God is often called the Father. Is his love like that of a parent?
During the month of May, graduation ceremonies take place in schools across the US and around the world. Valedictorians and salutatorians will address crowds of family members and friends as well as their classmates. It’s almost inevitable that at some point in those speeches, the graduates will say a few words to their parents, thanking them for the support that helped guide them along the path of success.
Often, the love these parents have bestowed upon their children is at the heart of this achievement. Graduates frequently mention how mom and dad were there throughout their educational career—from the uncertain days of kindergarten to the awkward adolescence of junior high to the stress of high school. Whether it’s through late-night study sessions around the dinner table, transportation to games and extracurricular events, countless meals made and served, or counsel shared when times got tough, parents try to demonstrate their love for their children consistently and constantly.
God as Parent
There’s a higher parallel here. As human parents care for their offspring, so God watches over his creation. From the very start, he is with each of us, nurturing, protecting, supporting, and guiding in a way that’s meant to lead to our ultimate success and well-being.
In the Bible, we are even encouraged to call God “our Father.” Many times in the Old Testament, God reveals himself as “the God of your fathers.”1 In the New Testament, Jesus states that he and the Father are one2, and later, when instructing his disciples in how to pray, he tells them to begin, “Our Father in heaven.”3
God constantly shepherds his people, much in the way a human parent guides their child. In Genesis, God leads Abram (later renamed Abraham) away from his birthplace to the land of Canaan. Why take such an uncertain, uncharted journey? Because God made Abram a promise—a promise to guide him into a better future: “Look around from where you are, to the north and south, to the east and west,” God said to Abram. “All the land that you see I will give to you and your offspring forever. I will make your offspring like the dust of the earth, so that if anyone could count the dust, then your offspring could be counted. Go, walk through the length and breadth of the land, for I am giving it to you.”4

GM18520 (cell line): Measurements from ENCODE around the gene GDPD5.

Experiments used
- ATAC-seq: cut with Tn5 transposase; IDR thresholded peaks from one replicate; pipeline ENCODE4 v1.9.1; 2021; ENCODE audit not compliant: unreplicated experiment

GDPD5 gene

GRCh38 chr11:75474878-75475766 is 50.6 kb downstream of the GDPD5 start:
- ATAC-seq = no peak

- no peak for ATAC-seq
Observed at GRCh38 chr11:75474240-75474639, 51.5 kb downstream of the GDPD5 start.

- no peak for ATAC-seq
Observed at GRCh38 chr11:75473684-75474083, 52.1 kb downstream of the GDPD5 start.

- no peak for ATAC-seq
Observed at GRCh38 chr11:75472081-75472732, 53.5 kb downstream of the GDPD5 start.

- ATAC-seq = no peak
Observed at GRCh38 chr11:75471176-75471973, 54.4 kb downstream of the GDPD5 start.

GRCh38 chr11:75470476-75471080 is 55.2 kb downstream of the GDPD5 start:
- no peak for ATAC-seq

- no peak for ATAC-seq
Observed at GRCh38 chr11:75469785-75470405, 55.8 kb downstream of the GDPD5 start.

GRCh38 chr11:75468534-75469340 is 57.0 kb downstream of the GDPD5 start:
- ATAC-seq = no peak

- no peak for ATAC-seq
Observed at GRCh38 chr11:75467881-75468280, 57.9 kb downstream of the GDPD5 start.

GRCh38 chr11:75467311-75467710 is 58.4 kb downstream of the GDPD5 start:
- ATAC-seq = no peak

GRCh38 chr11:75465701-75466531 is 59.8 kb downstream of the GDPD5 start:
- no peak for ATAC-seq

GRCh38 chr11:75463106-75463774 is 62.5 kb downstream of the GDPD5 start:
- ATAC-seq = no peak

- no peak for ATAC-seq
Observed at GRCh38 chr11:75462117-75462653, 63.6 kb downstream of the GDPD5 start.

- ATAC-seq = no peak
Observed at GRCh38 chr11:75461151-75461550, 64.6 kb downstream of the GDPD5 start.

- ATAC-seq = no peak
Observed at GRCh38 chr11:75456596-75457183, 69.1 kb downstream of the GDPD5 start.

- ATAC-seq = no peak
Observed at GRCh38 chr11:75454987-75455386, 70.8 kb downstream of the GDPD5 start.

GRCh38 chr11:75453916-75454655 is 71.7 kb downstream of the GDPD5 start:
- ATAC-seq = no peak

God continues to be a father to his people throughout history, from leading the Israelites out of bondage in Egypt to sharing messages of direction through his prophets to sending his own son, Jesus, to die an excruciating death in order to save humankind from the eternal consequences of their sin. Every bit of this was done for the benefit and long-term blessing of his creation.
And what does he ask in return for such selfless acts of love? Like most parents, not that much. Our parents’ highest goal is to see us succeed—to see us become productive and moral members of society who share our gifts with those around us in a way that makes a positive difference. God wants the same, asking us also to share the forgiveness and salvation that has been promised to us through Jesus Christ.
After the graduation speeches have been given, the tassels moved, and the diplomas dispensed, there’s a vast celebration as family members, friends, and relatives reunite with their graduates. It’s a time of great joy, with tears and embraces and gifts freely bestowed upon the student who has reached this important milestone.
Christians believe a similar reunion awaits them in heaven. There those of us who have passed through death will reunite with the loved ones who have gone on before us and with scores of our fellow brothers and sisters in Christ.
With the cheers of angelic choirs in the background, we will embrace each other, smile, and laugh as we celebrate this ultimate achievement together. In heaven there is also a gift to be given—the best gift, in fact: eternal salvation with our Lord and God, thanks to the sacrifice of his son.
“For God so loved the world that he gave his one and only Son, that whoever believes in him shall not perish but have eternal life.”5